These behaviors impair their life in some way, negatively impacting relationships and/or everyday functioning.

Acetaminophen Overdose

Do not take Fioricet along with other medications that contain acetaminophen as it can be toxic to the liver.

What should I know about storage and disposal of this medication?

Keep this medication in the container it came in, tightly closed, and out of reach of children. Store it at room temperature, away from excess heat and moisture (not in the bathroom).

Unneeded medications should be disposed of in special ways to ensure that pets, children, and other people cannot consume them. However, you should not flush this medication down the toilet. Instead, the best way to dispose of your medication is through a medicine take-back program. Talk to your pharmacist or contact your local garbage/recycling department to learn about take-back programs in your community. See the FDA’s Safe Disposal of Medicines website (http://goo.gl/c4Rm4p) for more information if you do not have access to a take-back program.

It is important to keep all medication out of sight and reach of children as many containers (such as weekly pill minders and those for eye drops, creams, patches, and inhalers) are not child-resistant and young children can open them easily. To protect young children from poisoning, always lock safety caps and immediately place the medication in a safe location – one that is up and away and out of their sight and reach. http://www.upandaway.org

In case of emergency/overdose

In case of overdose, call the poison control helpline at 1-800-222-1222. Information is also available online at https://www.poisonhelp.org/help. If the victim has collapsed, had a seizure, has trouble breathing, or can’t be awakened, immediately call emergency services at 911.

What other information should I know?

Keep all appointments with your doctor.

Do not let anyone else take your medication. This medication is a controlled substance. Prescriptions may be refilled only a limited number of times; ask your pharmacist if you have any questions.

It is important for you to keep a written list of all of the prescription and nonprescription (over-the-counter) medicines you are taking, as well as any products such as vitamins, minerals, or other dietary supplements. You should bring this list with you each time you visit a doctor or if you are admitted to a hospital. It is also important information to carry with you in case of emergencies.

Brand names

  • Alagesic®
  • Americet®
  • Anolor®
  • Anoquan®
  • Arcet®
  • Dolgic®
  • Dolmar®
  • Endolor®
  • Esgic®
  • Ezol®
  • Femcet®
  • Fioricet®
  • Fiorpap®
  • G-1®
  • Ide-cet®
  • Isocet®
  • Margesic®
  • Medigesic®
  • Minotal®
  • Mygracet®
  • Nonbac®
  • Pacaps®
  • Pharmagesic®
  • Quala Cet®
  • Repan®
  • Tenake®
  • Tencet®
  • Triad®
  • Two-Dyne®
  • Zebutal®

Brand names of combination products

  • Esgic® Plus (containing Acetaminophen, Butalbital, Caffeine, Codeine)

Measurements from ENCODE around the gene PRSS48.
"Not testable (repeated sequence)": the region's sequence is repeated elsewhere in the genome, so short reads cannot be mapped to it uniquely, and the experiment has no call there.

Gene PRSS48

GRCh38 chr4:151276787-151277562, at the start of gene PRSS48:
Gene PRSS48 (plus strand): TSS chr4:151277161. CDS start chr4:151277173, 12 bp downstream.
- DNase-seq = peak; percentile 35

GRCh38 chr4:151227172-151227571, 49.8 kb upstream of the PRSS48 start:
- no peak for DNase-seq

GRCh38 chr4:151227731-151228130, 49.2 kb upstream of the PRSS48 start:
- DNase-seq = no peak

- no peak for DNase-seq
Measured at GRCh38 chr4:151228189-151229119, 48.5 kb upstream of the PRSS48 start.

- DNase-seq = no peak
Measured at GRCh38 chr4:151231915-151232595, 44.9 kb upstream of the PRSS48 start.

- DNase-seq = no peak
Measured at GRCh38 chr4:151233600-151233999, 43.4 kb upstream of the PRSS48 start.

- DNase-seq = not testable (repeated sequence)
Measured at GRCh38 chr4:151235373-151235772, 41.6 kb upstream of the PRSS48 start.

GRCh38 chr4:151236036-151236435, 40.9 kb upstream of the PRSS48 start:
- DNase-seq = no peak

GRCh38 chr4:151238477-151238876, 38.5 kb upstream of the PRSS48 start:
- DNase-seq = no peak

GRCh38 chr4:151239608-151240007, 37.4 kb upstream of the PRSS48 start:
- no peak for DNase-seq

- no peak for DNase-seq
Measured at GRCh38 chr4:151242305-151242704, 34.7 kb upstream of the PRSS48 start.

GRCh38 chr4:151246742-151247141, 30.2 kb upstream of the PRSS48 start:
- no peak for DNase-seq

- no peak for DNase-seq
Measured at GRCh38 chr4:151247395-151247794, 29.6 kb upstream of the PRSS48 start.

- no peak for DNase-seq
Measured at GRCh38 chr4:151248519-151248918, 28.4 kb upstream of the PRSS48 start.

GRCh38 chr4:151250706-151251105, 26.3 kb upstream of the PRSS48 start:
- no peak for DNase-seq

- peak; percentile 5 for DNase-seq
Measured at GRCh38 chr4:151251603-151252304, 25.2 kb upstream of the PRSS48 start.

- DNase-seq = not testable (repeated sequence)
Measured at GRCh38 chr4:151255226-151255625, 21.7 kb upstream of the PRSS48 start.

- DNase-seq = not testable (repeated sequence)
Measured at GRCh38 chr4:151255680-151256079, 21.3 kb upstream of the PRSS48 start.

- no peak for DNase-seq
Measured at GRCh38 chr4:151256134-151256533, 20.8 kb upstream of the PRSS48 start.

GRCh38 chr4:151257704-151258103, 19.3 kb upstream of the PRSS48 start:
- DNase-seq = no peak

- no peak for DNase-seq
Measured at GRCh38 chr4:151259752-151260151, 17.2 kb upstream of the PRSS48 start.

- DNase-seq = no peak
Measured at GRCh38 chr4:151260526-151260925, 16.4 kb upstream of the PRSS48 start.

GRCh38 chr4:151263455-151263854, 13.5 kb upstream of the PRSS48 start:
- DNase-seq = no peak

• Geone® (containing Acetaminophen, Butalbital, Caffeine)¶
  • Orbivan® (containing Acetaminophen, Butalbital, Caffeine)¶
  • Fioricet® with Codeine (containing Acetaminophen, Butalbital, Caffeine, Codeine)
  • Phrenilin® with Caffeine and Codeine (containing Acetaminophen, Butalbital, Caffeine, Codeine)

¶This branded product is no longer on the market. Generic alternatives may be available.

Last Revised – 05/15/2019

Fioricet drug abuse and dependence

abuse and dependence

Butalbital

Barbiturates may be habit-forming:

Tolerance, psychological dependence, and physical dependence may occur especially following prolonged use of high doses of barbiturates. The average daily dose for the barbiturate addict is usually about 1500 mg. As tolerance to barbiturates develops, the amount needed to maintain the same level of intoxication increases; tolerance to a fatal dosage, however, does not increase more than two-fold. As this occurs, the margin between an intoxication dosage and fatal dosage becomes smaller. The lethal dose of a barbiturate is far less if alcohol is also ingested. Major withdrawal symptoms (convulsions and delirium) may occur within 16 hours and last up to 5 days after abrupt cessation of these drugs. Intensity of withdrawal symptoms gradually declines over a period of approximately 15 days. Treatment of barbiturate dependence consists of cautious and gradual withdrawal of the drug. Barbiturate-dependent patients can be withdrawn by using a number of different withdrawal regimens. One method involves initiating treatment at the patient’s regular dosage level and gradually decreasing the daily dosage as tolerated by the patient.

What to avoid

This medication can cause side effects that may impair your thinking or reactions. Be careful if you drive or do anything that requires you to be awake and alert.

Avoid drinking alcohol. It may increase your risk of liver damage while taking acetaminophen.

Ask a doctor or pharmacist before using any other cold, allergy, pain, or sleep medication. Acetaminophen (sometimes abbreviated as APAP) is contained in many combination medicines. Taking certain products together can cause you to get too much acetaminophen which can lead to a fatal overdose. Check the label to see if a medicine contains acetaminophen or APAP.

While you are taking this medication, avoid taking diet pills, caffeine pills, or other stimulants (such as ADHD medications) without your doctor’s advice.